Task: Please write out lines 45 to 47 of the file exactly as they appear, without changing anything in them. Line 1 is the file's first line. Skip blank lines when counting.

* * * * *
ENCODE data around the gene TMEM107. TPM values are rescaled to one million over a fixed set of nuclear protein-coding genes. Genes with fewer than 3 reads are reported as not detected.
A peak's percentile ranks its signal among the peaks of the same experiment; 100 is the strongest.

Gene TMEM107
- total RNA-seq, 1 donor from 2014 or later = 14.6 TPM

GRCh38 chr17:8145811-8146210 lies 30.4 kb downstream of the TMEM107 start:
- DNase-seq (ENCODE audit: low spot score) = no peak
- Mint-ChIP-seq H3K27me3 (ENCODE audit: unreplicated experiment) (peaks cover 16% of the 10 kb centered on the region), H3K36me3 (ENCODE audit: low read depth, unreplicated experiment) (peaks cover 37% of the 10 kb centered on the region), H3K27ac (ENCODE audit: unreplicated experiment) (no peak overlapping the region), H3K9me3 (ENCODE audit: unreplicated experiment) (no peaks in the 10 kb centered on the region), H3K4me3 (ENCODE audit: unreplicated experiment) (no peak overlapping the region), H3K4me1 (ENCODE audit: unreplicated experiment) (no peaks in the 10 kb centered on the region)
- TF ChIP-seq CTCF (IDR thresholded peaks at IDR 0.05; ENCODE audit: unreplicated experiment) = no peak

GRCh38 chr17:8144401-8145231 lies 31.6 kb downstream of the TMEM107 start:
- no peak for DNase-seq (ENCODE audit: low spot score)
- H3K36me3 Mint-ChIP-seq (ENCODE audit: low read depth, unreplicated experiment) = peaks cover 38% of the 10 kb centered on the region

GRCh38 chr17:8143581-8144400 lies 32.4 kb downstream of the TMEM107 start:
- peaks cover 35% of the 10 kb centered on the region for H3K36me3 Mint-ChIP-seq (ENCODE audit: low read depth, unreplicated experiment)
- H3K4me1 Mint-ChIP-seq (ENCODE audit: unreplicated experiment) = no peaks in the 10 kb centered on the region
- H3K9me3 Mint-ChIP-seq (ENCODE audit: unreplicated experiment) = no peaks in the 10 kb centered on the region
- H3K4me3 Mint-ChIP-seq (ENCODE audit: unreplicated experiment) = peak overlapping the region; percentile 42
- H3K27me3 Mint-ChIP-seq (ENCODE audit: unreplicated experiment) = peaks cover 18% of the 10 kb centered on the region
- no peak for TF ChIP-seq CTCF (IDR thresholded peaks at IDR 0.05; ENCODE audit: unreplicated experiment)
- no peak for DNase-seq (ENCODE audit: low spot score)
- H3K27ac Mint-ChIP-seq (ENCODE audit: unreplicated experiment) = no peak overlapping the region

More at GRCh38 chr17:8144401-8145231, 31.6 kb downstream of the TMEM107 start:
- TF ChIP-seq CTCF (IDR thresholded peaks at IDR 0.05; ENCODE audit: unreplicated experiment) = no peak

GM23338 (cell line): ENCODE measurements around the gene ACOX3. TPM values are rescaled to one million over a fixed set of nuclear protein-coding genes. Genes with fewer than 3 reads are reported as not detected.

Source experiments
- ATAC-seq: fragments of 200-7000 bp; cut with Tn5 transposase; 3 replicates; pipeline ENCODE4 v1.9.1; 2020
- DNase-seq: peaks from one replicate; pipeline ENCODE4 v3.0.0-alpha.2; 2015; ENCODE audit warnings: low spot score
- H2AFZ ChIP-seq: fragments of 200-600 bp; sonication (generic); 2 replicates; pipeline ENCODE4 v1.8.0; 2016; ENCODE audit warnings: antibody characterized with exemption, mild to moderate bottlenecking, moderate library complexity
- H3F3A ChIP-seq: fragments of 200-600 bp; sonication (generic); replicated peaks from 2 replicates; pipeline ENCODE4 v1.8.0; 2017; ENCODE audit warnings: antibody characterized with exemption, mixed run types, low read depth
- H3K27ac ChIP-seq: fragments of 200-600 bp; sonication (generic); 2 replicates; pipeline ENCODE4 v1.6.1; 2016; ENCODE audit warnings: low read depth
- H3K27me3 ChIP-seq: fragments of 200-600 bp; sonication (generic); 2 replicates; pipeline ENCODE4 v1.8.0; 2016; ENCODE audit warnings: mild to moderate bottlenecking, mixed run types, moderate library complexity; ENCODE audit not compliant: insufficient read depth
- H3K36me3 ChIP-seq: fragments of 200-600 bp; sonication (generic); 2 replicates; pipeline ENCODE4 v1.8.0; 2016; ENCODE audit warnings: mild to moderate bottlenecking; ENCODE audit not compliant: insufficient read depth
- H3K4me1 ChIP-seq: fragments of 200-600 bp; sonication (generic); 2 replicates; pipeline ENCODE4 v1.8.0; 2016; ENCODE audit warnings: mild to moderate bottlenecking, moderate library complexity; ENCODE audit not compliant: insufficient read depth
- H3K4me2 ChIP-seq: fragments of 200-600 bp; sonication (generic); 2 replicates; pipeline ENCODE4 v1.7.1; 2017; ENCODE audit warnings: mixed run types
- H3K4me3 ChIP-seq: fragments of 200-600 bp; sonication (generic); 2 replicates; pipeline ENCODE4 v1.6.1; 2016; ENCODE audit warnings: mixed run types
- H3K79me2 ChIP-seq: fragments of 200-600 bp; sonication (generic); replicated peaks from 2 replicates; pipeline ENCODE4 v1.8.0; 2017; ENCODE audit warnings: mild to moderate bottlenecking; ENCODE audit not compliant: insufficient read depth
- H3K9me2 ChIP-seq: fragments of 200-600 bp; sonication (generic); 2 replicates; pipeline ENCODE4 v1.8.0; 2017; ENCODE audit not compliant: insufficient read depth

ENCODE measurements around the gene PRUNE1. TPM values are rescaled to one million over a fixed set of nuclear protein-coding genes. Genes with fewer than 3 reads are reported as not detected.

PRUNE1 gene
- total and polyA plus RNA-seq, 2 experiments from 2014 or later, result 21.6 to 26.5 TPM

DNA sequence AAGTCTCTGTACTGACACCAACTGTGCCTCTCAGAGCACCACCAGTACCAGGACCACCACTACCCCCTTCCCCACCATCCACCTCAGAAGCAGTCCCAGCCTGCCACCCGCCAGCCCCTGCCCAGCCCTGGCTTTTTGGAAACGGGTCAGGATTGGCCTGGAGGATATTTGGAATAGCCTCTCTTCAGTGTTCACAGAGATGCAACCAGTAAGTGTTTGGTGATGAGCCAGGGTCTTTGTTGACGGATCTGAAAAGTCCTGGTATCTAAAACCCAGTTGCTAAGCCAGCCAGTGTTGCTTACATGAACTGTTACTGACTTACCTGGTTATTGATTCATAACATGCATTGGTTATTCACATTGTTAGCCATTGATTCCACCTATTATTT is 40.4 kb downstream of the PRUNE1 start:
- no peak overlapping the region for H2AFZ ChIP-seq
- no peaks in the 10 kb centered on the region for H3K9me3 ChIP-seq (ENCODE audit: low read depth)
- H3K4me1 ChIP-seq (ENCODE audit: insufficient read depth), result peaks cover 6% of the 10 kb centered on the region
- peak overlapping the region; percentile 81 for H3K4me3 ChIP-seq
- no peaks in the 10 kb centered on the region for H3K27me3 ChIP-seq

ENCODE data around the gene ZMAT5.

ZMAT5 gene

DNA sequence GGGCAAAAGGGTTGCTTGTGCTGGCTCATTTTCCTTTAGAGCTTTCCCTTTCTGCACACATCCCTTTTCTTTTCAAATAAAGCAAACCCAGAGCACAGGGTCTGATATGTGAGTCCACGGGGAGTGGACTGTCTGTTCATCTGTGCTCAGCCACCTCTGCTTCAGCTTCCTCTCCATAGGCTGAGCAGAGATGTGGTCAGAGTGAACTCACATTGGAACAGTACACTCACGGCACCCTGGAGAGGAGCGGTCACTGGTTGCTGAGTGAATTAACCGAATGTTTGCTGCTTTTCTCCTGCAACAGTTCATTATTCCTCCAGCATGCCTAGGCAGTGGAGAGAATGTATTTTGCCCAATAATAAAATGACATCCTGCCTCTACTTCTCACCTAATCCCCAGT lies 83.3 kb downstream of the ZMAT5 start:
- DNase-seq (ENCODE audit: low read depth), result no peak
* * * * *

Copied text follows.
- no peaks in the 10 kb centered on the region for H3K27me3 ChIP-seq

ENCODE data around the gene ZMAT5.

ZMAT5 gene